Steve Towsley
Sun, 02/18/2007 - 7:06pm

>there is no evil unless
>there is fraud...

This sounds good, Leo, and I'm sympathetic enough to most of your views to be tempted to subscribe, except that I'm keenly aware that as far back as the Roaring 20s and Depression 30s, gangsters were hunted down and sent to prison for a crime called loan sharking. It's a fair example of the dark side of the principle.

Loan sharking is the crime of preying on people who are likely to be desperate and needy by loaning them money at harshly unfavorable terms (sort of like the credit card companies now, in fact, but never mind).

Loan sharks make their high-dollar profit by exacting exhorbitant interest from strapped borrowers and by assuring loan payments by means of strong-arm collection tactics if necessary.

My point is that American legal precedent is clear -- that people may enter contracts voluntarily and still be defined in court as crime victims, just as sellers can still be held for prosecution, if the circumstances of the deal are, in the opinion of reasonable people, abusive to some illegal degree.

The law has, for a very long time, acknowledged that there are circumstances in which innocent folk may become entangled in desperate deals to stave off a personal crisis. And that legal view holds that these voluntary participants may STILL be considered crime victims deserving of redress, and the purveyors of an abusively harsh contract subject to prosecution -- at least, in the body of cases underlying my loan sharking example.

I'm not accusing or bashing anyone by any means; I'm simply pointing out that there is no absolute free pass under law for the worst of opportunists in a real public emergency. And there are laws against certain kinds of predatory activity that prevents those activities from being rationalized as simple entrepreneurial enthusiasm and pragmatic retailing.

I don't have to tell you folks about the many stories in the news of stores being fined for gouging in disaster areas. Again, no free passes for those who lose their ethical compass.

Mike Boley
Mon, 02/19/2007 - 5:14am

Now this is an interesting twist, Steve wants to throw ethics (and changing ones at that) into the discussion. Ethics might put some conditions on the 'free market' as defined by Jon.

So how would this play out in my last scenario? I'd suggest most people would find it unethical for me to take Jon's shovel at gunpoint. Although I'd be justifying (changing) my personal ethics because I did give him $10 (more than it was worth) for it.

I'd suggest most people would find it unethical for Jon to pay $25 for a $5 shovel. Although he'd justify (change) his personal ethics because he really wants that shovel.

I'd further suggest most people would find it unethical for the shop owner to charge $25 for $5 shovels. Although the owner would justify (change) his personal ethics because he thinks 'I've got shovels that someone will gladly overpay for today.'

If you truly believe in the 'free market concept' then one can justify (change) his personal ethics to allow the logical conclusion that taking one shovel at gunpoint is quite justified. (follows all the rules of the supply and demand scenario).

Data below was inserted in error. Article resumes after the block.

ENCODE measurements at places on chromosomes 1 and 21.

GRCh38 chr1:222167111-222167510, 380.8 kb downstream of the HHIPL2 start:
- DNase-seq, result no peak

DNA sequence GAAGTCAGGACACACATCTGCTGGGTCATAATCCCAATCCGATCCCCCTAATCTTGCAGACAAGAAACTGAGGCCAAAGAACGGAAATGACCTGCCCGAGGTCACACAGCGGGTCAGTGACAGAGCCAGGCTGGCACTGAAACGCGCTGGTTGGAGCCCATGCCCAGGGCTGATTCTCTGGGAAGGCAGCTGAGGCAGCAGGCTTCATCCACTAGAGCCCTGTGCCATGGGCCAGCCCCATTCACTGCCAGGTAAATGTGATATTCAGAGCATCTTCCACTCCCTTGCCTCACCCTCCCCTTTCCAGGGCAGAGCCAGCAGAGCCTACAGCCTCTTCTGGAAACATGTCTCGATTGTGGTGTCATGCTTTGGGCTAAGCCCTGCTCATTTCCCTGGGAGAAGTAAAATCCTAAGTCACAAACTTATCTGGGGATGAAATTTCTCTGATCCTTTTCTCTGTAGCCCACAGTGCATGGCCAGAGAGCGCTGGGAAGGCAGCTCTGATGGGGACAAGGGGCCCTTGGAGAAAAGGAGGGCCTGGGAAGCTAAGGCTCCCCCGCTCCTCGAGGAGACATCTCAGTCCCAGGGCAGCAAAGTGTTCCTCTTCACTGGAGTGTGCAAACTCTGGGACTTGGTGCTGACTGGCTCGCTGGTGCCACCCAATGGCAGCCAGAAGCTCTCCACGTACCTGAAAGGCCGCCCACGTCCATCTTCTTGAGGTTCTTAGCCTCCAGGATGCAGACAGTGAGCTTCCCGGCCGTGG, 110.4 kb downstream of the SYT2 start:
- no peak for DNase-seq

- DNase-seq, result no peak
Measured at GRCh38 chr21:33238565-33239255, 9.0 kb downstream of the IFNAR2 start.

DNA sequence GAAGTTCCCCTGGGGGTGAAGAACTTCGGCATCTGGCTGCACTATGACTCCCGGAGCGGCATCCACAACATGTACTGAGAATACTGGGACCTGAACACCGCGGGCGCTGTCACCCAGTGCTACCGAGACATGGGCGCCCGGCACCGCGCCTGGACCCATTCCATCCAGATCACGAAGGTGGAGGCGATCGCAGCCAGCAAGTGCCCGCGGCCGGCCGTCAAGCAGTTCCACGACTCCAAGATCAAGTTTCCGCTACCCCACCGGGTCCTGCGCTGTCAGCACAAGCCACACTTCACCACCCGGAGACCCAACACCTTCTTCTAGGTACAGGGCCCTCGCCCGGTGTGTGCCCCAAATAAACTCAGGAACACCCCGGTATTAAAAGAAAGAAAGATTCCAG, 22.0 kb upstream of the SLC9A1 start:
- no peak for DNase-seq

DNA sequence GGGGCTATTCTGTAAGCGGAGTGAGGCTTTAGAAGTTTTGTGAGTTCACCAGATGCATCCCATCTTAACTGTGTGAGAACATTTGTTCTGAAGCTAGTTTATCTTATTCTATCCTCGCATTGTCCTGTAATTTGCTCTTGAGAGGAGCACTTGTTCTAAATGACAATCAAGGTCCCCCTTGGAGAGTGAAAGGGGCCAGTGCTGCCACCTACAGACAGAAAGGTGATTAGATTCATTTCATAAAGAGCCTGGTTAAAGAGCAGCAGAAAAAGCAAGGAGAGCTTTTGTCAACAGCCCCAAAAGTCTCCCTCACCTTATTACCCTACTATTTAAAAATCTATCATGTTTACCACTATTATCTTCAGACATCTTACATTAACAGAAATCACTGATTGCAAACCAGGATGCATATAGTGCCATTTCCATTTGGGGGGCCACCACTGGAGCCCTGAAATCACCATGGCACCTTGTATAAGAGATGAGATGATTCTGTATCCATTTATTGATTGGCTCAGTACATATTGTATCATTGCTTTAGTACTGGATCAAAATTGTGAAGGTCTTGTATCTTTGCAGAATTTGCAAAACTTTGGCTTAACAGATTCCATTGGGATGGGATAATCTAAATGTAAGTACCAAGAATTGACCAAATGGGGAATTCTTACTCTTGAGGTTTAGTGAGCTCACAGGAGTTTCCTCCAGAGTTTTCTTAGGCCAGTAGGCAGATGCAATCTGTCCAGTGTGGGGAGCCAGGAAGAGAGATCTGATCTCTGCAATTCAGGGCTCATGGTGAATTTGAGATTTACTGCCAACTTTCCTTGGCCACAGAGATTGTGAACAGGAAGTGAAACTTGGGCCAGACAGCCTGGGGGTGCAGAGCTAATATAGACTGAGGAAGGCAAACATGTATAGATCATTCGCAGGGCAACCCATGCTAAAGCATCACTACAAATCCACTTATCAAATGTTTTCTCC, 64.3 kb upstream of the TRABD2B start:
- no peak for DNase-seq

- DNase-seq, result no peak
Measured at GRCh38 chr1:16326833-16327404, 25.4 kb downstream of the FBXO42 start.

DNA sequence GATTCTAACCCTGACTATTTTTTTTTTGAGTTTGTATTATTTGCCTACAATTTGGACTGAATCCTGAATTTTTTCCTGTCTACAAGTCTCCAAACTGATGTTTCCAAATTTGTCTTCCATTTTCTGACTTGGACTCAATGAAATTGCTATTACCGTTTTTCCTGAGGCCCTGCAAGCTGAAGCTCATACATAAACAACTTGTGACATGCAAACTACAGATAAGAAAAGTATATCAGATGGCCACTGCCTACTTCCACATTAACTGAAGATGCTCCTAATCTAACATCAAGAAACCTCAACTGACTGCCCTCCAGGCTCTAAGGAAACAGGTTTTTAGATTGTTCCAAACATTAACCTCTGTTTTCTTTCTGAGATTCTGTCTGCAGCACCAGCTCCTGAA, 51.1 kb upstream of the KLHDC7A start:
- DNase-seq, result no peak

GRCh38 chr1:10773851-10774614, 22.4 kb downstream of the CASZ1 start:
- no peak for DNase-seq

If we throw in societal (most people) ethics on top of the 'free market concept', then one logically arrives at the concept of 'price gouging'. Gosh, that's where we started.

If we add government's role into this, certainly one of its roles would be to punish me for taking the shovel at gunpoint (not the acceptable behavior expected of the citizens). From there it is a very very short step to punishing the shop for 'price gouging' (not the acceptable behavior expected of the citizens).

Mike Boley
Mon, 02/19/2007 - 5:22am

One other comment, I don't think one has to be poor to feel ripped off (price gouged). It may affect them more, but it isn't a requirement.

Steve Towsley
Mon, 02/19/2007 - 2:24pm

One only has to be poor enough not to be able to afford some life-saving resource whose price has been inflated in order to feel the heat.

Life isn't fair, and ethics are probably not applied any more fairly than anything else, but all a vendor has to do is be perceived as unethical in a crisis and all bets are off regarding his customers' feelings of entitlement to needed supplies.

You can't debate ideology with an angry and potentially armed mob at your front entrance. The vendor's only refuge in a general emergency with a breakdown of law & order is people's respect for you.

If the public thinks you're being greedy in a time when they feel acutely needy and vulnerable, it won't matter who else's ethics are debatable. They'll justify everything, after the fact, with the self-righteous argument that you burned them first.

So if we have the equivalent of a Katrina around here, you can stand in your door with a bullhorn and argue the fine points, as long as you remain standing, I guess.

History shows that civilization can seem like a paper-thin veneer in some real world human crises.

Steve Towsley
Mon, 02/19/2007 - 3:22pm

Don't forget, Jean Valjean went to prison for the theft of a loaf of bread to feed hungry stomachs.

There's a reason why, for centuries now, he's been the beloved hero of the classic novel and now Tony-winning play called "Les Miserables."

If you happen to be a capitalist who can't get your mind around the logic of the above plotline, you're going to want to ask someone to explain the basics of the ethical premise to you.

Sure, Valjean was a thief in his district by technicality, but that detail is irrelevant in the overriding context of the saga of his circumstances.

It would be well to factor that perception into any strategy to overprice bread, or shovels.